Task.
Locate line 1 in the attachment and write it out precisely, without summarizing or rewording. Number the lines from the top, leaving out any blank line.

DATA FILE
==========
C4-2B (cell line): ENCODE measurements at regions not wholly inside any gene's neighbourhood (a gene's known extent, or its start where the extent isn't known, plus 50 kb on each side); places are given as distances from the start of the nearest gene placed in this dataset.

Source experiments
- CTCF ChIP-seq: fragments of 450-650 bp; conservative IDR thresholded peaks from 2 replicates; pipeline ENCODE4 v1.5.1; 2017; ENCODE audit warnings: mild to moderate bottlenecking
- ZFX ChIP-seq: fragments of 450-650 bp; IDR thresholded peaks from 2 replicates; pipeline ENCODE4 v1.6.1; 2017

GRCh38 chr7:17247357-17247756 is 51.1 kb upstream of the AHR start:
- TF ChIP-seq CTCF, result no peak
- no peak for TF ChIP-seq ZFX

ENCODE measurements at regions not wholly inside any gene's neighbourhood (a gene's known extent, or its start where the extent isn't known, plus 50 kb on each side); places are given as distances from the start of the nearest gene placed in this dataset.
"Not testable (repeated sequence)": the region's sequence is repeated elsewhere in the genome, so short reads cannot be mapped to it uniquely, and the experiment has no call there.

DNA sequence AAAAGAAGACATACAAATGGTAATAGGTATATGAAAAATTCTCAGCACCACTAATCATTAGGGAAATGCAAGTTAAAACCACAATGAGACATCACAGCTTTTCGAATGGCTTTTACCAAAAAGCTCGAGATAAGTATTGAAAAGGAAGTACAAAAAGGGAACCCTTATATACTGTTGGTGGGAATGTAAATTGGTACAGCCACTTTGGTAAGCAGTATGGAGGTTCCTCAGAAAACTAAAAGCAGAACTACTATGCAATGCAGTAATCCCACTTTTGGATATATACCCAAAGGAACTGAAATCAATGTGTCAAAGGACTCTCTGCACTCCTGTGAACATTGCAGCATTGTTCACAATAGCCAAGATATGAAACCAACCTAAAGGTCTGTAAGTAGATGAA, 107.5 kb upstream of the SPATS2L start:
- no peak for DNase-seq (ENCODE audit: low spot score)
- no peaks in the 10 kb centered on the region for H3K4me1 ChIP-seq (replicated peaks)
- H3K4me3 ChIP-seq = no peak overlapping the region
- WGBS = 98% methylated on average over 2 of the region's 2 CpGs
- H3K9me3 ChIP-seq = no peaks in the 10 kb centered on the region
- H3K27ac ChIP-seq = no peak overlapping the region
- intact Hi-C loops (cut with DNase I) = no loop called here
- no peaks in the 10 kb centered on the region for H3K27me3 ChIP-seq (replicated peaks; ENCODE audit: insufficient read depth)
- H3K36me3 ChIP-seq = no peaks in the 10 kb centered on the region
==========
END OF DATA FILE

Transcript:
C4-2B (cell line): ENCODE measurements at regions not wholly inside any gene's neighbourhood (a gene's known extent, or its start where the extent isn't known, plus 50 kb on each side); places are given as distances from the start of the nearest gene placed in this dataset.